Muthuswami Dikshitar was one of those rare beings who graced this earth with his noble presence and who left behind an eternal fragrance that shall never wither, eternal footprints on the sands of time that shall never be effaced. His works of grandeur and depth, both in melody and poesy, afford us a glimpse into the Eternal Soul, the Muse he worshipped, a glimpse of the summit of perfection he attained. With devotion we shall try to retell the monumental saga of one of the greatest men that God gave to humanity.



The Milieu of Those Times

The seventeenth and eighteenth centuries were remarkable periods in the history of culture and spirituality in India, especially in the South, where the bhakti movement flourished. The kings who ruled in many parts of South India were themselves religious minded and cultured. They encouraged artistes and gave due respect to saints and spiritual savants.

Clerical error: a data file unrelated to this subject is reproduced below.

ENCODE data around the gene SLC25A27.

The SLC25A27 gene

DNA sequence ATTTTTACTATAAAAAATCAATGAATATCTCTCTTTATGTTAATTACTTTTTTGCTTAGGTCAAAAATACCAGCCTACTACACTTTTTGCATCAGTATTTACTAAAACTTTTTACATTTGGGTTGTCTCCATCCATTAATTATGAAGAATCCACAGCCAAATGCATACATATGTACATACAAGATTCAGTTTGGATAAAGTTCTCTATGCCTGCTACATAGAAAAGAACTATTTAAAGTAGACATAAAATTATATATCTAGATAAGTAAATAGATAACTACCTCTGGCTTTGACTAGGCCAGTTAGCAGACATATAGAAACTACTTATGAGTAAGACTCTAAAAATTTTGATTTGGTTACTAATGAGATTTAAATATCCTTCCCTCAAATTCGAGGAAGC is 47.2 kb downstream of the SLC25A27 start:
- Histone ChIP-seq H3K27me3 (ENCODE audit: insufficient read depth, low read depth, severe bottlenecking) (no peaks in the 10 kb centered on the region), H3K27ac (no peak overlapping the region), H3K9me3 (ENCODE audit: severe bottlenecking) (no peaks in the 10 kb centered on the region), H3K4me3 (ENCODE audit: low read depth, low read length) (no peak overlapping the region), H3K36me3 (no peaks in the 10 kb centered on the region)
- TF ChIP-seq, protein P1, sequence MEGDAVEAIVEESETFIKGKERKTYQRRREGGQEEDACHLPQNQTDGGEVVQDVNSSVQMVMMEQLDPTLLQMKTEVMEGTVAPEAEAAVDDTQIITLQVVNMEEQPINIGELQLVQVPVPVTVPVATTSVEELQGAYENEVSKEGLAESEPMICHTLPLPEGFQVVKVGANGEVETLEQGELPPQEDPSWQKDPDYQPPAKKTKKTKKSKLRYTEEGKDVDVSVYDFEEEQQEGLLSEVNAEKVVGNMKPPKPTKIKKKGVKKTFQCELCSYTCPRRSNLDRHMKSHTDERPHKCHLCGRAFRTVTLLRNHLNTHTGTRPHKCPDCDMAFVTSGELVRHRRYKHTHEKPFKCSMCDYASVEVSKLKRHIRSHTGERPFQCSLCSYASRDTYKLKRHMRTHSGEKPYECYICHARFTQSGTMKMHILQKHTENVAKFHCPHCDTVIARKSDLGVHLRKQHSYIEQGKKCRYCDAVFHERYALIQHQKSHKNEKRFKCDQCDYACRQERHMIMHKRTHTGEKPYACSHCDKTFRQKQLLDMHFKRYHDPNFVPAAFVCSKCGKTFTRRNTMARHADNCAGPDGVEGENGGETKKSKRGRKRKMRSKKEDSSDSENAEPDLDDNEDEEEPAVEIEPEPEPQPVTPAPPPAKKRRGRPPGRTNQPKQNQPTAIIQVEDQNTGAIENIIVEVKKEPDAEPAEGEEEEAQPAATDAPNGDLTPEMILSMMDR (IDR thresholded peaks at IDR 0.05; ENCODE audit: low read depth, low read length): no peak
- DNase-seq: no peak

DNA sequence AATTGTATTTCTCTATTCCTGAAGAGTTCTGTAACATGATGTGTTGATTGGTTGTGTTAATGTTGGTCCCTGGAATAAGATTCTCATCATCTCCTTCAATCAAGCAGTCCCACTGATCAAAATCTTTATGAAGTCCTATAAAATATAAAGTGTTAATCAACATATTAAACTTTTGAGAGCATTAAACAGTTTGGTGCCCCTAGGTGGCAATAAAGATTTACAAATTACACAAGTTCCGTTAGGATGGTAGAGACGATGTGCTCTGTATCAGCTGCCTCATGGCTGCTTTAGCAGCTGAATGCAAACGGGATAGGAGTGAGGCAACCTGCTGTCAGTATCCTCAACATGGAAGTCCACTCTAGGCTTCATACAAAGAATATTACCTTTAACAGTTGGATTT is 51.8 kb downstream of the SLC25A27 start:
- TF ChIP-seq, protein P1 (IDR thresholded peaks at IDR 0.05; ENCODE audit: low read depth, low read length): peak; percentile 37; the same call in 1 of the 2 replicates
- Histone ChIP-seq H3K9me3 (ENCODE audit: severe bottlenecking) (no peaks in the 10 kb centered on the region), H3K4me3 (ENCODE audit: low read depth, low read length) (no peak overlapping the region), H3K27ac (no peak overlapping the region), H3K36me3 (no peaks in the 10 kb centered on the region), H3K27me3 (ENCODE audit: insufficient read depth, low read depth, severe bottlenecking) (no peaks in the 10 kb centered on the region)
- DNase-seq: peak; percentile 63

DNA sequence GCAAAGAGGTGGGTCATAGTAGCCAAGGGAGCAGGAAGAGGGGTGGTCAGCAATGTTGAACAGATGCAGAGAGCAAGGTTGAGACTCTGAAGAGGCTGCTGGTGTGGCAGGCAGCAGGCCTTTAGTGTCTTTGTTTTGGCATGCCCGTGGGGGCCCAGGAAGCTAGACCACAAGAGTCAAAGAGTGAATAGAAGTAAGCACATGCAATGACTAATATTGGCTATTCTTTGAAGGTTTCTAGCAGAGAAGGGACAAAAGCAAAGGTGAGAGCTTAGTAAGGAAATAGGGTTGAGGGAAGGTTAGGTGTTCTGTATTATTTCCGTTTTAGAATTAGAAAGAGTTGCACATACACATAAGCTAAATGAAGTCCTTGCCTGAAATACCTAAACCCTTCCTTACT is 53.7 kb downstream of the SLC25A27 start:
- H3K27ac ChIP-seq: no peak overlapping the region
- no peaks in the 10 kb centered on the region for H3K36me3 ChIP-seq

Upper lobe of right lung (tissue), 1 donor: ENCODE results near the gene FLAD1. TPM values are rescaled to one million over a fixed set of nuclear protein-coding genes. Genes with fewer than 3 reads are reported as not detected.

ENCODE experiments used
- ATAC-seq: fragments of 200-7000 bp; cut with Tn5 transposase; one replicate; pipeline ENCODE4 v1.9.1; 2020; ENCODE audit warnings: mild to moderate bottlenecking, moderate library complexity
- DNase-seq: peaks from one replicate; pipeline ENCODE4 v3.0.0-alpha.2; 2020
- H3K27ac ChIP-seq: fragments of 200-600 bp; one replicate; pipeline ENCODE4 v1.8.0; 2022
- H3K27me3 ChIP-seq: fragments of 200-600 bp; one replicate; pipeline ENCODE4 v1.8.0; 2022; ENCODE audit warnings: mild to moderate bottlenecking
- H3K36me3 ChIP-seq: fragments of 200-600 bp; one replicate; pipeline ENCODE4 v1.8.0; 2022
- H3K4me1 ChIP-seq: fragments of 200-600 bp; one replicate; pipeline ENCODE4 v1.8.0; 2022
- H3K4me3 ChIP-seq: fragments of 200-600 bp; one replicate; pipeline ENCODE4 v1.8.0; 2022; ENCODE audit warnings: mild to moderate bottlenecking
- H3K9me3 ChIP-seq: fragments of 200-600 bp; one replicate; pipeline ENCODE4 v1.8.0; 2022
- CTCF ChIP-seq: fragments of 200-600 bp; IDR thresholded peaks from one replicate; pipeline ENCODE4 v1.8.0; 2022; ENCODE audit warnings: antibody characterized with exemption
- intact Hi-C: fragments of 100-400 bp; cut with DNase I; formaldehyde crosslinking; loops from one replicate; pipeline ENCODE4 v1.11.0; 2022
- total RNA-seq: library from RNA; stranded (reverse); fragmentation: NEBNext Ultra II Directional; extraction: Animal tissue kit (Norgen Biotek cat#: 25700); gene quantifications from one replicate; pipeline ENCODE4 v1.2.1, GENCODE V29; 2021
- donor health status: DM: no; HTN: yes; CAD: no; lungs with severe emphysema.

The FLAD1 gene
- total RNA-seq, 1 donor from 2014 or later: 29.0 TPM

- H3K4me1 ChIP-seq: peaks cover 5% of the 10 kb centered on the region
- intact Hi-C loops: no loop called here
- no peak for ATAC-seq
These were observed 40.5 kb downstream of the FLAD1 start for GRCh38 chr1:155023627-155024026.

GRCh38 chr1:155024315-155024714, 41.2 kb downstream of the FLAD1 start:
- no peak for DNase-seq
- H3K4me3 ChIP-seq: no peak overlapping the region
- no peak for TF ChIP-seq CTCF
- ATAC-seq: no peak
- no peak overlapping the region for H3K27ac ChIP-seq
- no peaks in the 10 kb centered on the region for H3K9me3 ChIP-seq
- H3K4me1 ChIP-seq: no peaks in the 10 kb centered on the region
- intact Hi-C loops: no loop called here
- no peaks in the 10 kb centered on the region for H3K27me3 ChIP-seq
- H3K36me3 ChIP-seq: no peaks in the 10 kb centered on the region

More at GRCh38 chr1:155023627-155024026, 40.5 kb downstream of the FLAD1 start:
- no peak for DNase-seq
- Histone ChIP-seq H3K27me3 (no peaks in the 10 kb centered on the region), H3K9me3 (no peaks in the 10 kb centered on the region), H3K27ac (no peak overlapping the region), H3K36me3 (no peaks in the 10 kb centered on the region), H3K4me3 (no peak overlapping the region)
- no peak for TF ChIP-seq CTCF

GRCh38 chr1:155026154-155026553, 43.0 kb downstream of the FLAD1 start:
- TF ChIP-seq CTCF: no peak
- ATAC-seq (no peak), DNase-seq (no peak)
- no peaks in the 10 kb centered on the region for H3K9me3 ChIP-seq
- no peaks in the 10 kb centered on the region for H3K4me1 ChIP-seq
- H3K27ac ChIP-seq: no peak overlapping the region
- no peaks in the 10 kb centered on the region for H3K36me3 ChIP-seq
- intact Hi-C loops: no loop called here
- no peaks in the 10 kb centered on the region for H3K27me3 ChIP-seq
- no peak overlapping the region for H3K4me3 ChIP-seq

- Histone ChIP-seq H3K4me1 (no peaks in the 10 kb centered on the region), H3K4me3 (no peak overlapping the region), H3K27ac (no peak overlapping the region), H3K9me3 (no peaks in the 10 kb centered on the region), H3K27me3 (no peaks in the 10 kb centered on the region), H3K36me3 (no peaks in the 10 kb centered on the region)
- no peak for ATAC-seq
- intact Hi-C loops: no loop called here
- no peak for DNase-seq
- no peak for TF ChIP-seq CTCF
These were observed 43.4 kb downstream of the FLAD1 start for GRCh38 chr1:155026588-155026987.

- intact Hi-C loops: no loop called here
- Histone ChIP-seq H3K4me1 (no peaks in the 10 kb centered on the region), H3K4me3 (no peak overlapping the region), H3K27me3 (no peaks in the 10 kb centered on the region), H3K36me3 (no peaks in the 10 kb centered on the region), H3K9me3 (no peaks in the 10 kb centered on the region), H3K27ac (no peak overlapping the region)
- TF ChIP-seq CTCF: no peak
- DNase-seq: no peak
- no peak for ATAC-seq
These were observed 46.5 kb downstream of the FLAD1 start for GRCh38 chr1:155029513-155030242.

The Cauvery delta region, in what is now the Tanjavur district in Tamilnadu was ruled by the Cholas and later the Nayaks. Both the Cholas and the Nayak rulers patronised several art forms. Later in the seventeenth century came the Mahratta rulers, descendants of the great Emperor Shivaji. The Cauvery river and its numerous tributaries that criss-cross the region made the lands fertile and generally it was an area of plenty and prosperity. Under the benevolent reign of the Mahratta kings, arts like music, dance, painting and sculpture and crafts flourished. The kings were generous in their patronage to the artists, relieving them from the necessity of having to worry about their livelihood. The artist, whatever was his calling, could therefore, give undivided attention to perfecting his art and bringing excellence to it.